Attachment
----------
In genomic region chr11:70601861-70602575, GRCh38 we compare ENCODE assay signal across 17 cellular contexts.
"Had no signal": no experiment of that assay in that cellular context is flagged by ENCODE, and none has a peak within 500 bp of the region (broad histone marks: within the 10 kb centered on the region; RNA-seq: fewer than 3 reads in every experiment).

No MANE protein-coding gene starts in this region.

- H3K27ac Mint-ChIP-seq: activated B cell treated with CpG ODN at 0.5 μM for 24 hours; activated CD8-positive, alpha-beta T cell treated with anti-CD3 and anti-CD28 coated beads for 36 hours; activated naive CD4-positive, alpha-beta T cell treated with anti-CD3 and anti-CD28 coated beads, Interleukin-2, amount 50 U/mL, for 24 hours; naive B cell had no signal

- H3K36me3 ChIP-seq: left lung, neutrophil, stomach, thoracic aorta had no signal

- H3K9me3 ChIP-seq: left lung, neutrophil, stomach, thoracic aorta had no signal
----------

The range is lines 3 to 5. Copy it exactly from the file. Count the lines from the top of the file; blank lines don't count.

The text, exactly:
No MANE protein-coding gene starts in this region.

- H3K27ac Mint-ChIP-seq: activated B cell treated with CpG ODN at 0.5 μM for 24 hours; activated CD8-positive, alpha-beta T cell treated with anti-CD3 and anti-CD28 coated beads for 36 hours; activated naive CD4-positive, alpha-beta T cell treated with anti-CD3 and anti-CD28 coated beads, Interleukin-2, amount 50 U/mL, for 24 hours; naive B cell had no signal

- H3K36me3 ChIP-seq: left lung, neutrophil, stomach, thoracic aorta had no signal